Rock slows Isuzu team in Dakar Rally
- 11th January 2010, 12:28pm
After the official rest day, Swedish duo Pelle Wallentheim and Olle Ohlsson were back in Chile’s Atacama Desert today, for the eighth stage from Antofagasta to Copiapó, the fourth longest special (competitive) stage of the gruelling event.
They had travelled less than 50km of the 472km when they encountered a rock that ripped out a front and rear tyre. It cost them 50 minutes.
“We only had two spares, so once we had changed the wheels we made the decision to wait for the service truck and get two more spares before we tackled the rest of the stage,” said Wallentheim.
“It was just too rocky to go on without spares. So by the time we left, we were at the tail end of all the cars and we had a lot of work to catch up. Finally at the end of the stage, it was sand dunes.
“We like sand dunes, the D-MAX likes sand dunes. We’re good in them!” he laughed, saying the Tubus Racing pair had gained 16 places in the dunes while others faltered around them, finishing the day in 28th place to be 28th outright (correct at time of writing).
Their Australian colleagues, Bruce Garland and Harry Suzuki are no longer contesting the rally, after being forced out late last week when a freak accident smashed the radiator, causing the engine to overheat. Because the Australians left the rally route to reach camp safely, they were excluded.
Garland took control of the Garland MotorSports/Tubus Racing team during yesterday’s ‘rest day’, as they gave the remaining Isuzu a full overhaul and repaired the damage caused by Wallentheim’s ‘nosedive’ on the seventh stage. But after the work was done, all the team members were able to unwind in readiness for the second half of the event.
“We had a surf in the Pacific Ocean and then went to one of the local eateries for a meal of sea slug and salad. It was a funny colour but very tasty – sort of a cross between porcupine and platypus!” Garland said, hurriedly admitting he had never eaten either of them.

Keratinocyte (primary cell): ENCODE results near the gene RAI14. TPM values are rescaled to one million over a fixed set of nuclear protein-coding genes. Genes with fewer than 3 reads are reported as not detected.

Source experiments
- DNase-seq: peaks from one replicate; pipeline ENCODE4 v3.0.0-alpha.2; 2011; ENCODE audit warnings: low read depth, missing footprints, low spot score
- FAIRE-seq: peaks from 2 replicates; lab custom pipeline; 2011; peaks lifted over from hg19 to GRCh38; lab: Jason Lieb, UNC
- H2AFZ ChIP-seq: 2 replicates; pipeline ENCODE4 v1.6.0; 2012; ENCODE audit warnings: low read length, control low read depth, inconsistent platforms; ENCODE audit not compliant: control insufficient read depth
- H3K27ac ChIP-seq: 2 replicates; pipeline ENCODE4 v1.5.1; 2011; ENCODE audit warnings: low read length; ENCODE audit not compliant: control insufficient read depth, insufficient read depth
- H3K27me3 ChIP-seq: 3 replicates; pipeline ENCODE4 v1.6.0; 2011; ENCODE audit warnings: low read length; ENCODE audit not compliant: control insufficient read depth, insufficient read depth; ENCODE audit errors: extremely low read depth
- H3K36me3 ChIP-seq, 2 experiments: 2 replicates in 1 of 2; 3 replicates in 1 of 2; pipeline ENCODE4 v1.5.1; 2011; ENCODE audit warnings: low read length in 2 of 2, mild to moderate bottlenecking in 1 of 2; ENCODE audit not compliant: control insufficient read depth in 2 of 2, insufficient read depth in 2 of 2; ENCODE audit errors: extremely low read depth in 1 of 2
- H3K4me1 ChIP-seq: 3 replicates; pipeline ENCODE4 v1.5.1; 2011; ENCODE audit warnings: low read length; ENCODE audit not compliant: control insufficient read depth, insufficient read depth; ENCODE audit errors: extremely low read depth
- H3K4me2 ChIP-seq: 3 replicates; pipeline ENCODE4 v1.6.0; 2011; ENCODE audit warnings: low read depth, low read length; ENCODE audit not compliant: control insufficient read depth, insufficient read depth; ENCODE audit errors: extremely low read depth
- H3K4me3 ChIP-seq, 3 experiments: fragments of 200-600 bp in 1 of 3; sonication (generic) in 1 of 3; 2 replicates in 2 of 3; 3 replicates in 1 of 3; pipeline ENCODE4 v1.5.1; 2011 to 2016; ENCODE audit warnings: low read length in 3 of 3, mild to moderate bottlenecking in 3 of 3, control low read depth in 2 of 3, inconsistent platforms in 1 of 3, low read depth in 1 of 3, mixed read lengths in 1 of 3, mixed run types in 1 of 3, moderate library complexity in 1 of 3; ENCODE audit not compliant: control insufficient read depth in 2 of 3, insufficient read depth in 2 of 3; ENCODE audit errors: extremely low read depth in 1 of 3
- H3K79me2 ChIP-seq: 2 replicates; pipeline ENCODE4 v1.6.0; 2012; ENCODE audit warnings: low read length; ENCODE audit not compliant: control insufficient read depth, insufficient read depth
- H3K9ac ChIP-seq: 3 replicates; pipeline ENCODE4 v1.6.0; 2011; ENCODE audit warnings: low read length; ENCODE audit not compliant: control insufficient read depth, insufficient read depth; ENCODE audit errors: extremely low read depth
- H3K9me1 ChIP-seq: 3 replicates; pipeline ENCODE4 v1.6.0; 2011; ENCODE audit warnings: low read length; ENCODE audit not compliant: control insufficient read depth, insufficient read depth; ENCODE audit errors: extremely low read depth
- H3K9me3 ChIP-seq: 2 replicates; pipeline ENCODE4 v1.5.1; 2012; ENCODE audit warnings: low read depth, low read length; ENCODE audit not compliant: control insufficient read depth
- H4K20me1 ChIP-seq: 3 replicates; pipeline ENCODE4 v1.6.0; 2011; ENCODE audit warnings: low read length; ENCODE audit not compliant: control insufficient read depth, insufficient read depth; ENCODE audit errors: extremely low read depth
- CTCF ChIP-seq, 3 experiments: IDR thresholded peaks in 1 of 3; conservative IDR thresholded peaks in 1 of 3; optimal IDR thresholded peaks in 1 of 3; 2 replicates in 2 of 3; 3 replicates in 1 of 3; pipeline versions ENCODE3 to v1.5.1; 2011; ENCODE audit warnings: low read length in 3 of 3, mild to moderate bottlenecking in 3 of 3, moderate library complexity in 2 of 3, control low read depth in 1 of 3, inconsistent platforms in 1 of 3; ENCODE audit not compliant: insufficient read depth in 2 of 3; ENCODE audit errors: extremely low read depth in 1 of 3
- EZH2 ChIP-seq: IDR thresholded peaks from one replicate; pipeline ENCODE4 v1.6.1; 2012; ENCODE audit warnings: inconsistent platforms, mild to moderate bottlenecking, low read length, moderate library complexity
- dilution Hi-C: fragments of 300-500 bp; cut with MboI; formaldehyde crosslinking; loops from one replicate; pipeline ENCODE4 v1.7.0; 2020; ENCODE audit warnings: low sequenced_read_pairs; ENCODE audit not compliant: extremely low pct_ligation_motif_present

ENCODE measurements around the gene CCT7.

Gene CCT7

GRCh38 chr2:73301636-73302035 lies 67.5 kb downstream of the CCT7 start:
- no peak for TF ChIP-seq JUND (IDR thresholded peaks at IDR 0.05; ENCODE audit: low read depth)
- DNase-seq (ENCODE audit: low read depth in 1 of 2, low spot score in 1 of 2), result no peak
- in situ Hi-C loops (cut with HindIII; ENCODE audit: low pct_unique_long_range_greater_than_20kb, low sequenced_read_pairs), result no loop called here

Tomorrow (Monday night), crews will tackle the ninth special stage between Copiapó and La Serena. It has been set down in the official program as a total distance of 547km with a special stage of 338km, but there is talk it will be reduced (to 170.25km) because of ongoing fog problems in the area.
This is the last special stage in the Atacama Desert and event officials suggest this could be the last of the very difficult technical stages in this year’s event.
At the front end of the field, Stéphane Peterhansel (BMW) took the stage win with Carlos Sainz and Mark Miller, both in VW Touaregs, behind him. In outright terms, however, the glory continues to belong to the VW Touareg trio of Sainz, Al-Attiyah and Mark Miller. Peterhansel is in fourth, with defending champion Giniel De Villiers in ninth. American NASCAR star Robby Gordon (Hummer) who was third last year behind De Villiers and Miller, remains in 10th.
Only 216 vehicles started the eighth stage, of the 362 vehicles which left Buenos Aires on New Year’s Day. There are two more stages in Chile before the cavalcade turns east to return to Argentina for the last four stages and the official finish in BA on January 17.
Wallentheim and Ohlsson are driving an Isuzu D-MAX 4x4 ute, built in Garland’s Sydney backyard. The standard 3.0-litre turbo-diesel production engine has been slightly tweaked for better performance, especially for the high altitude sections of the event. It has maximum torque of 600Nm – up 66 per cent on the standard roadgoing D-MAX ute – and peak power of 180kW, which is 50 per cent more than the standard vehicle. They are competing in Class T1.2, which is modified 4WD diesel.
In 2009, the Swedes finished 44th outright. Their Australian colleagues had finished 11th outright and were first ‘amateur’ (non-factory team) home. They also claimed bragging rights as first diesel ute and first production chassis car. The Swedish duo is now chasing those honours for the Isuzu team.
The Dakar Rally is the world’s premier off-road endurance competition. First staged in 1979, it was traditionally run in Europe and Africa, but moved to South America in 2009 because of safety concerns. The 2008 race – the last to be held in Africa – was cancelled on the eve of the start after the deaths of four French tourists. Their killers had links to the Al Qaeda terrorist network and threatened Dakar Rally organisers and competitors.
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